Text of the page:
Finally, it was Friday - time to enjoy some music: 130 bands on 8 stages for 3 days. What more could we ask for?
Going into this extravaganza, we had tried to peruse the list of acts and choose some we wanted to hear for sure. Unfortunately, of the 130 bands, we'd heard of maybe three: Eminem, Pearl Jam, and Beck. Not entirely our cup of tea, although we did end up enjoying the Beck concert. As a result of our ignorance, we were forced to make choices based on written descriptions and occaisonal sample soundtracks. More than once I commented that it was like the line from Billy Joel's "It's Still Rock and Roll to Me": There's a new band in town/But you can't get the sound from a story in a magazine...
Luckily for us, the Zilker Park grounds were compact enough that we could wander from stage to stage easily. Don't like Iggy Azalea's brand of pop? Squeeze your way through the crowd (the one around her was the worst we had to push through) and settle in to listen to Asleep at the Wheel or Trombone Shorty. I tended to veer away from the groups whose driving bass beats threatened to forcibly change my heart rhythm, and instead focused on the ones to whom I could boogie. While there were a lot of bands we didn't care for, there were enough we liked that we always had something to listen to. We managed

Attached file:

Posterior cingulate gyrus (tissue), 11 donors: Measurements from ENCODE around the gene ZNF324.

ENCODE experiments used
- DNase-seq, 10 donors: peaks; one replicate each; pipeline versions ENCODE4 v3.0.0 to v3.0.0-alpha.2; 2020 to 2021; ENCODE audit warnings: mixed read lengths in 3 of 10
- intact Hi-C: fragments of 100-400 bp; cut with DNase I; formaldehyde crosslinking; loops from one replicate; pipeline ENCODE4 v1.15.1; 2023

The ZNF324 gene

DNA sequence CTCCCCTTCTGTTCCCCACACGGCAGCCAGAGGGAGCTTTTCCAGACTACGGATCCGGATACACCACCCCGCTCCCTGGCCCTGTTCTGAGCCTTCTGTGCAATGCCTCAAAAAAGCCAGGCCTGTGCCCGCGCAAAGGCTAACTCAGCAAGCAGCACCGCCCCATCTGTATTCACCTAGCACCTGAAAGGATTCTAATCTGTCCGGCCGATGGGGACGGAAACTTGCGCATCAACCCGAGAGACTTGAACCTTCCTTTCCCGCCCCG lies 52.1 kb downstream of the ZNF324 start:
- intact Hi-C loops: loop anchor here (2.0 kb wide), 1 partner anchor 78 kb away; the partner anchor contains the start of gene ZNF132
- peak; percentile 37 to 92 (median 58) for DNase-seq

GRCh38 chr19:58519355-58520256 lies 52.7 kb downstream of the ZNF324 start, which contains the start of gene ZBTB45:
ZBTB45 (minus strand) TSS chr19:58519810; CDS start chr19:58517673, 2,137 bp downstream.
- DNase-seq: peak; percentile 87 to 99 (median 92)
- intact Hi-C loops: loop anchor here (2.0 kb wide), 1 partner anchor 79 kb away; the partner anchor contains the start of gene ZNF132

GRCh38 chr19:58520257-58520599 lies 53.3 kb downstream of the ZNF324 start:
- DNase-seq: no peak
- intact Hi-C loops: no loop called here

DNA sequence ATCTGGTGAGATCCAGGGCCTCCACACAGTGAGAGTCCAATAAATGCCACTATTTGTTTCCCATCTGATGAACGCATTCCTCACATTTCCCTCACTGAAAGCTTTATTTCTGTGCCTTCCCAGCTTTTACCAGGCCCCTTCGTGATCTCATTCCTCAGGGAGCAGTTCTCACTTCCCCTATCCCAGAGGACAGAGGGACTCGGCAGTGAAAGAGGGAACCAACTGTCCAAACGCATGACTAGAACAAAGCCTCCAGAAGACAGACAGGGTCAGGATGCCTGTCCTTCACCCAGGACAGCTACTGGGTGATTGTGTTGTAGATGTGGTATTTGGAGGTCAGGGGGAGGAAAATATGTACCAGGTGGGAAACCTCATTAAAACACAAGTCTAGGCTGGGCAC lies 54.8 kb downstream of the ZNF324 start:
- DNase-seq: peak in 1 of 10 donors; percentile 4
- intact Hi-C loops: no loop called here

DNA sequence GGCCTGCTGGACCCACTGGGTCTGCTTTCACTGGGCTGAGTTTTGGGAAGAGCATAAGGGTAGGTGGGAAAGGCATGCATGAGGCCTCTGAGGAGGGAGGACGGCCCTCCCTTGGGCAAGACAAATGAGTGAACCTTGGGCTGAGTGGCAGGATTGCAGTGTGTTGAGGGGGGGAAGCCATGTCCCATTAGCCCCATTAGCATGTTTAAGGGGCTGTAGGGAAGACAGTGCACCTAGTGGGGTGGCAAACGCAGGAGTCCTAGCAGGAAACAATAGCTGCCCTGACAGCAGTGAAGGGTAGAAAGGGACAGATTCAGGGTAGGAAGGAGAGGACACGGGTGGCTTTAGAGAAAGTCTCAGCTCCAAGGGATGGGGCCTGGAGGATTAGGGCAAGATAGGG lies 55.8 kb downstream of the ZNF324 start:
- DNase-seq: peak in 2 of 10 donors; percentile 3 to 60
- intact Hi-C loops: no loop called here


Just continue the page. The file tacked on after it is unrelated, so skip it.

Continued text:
Honestly, though, my favorite part was the people watching. Holy cow, I haven't seen so much bare skin in one place ever, even on a beach. Mostly it was the women. Girls in shorts so short their butt cheeks hung out. And I know Madonna made a statement with it, but since when did it become okay for one's bra to be an integral part of one's fashion, sometimes the only other clothing accompanying the butt cheek-showing shorts? It still bothers me if my bra strap shows. I guess I'm just showing my age.
I stopped at one point to just look around and be amazed by all the colors massed together. I especially loved the variety of flags people used to mark where they'd left their camp chairs or carried around with them just to make some sort of statement. I was again wishing we'd had a big Alaska flag to hoist over our chairs.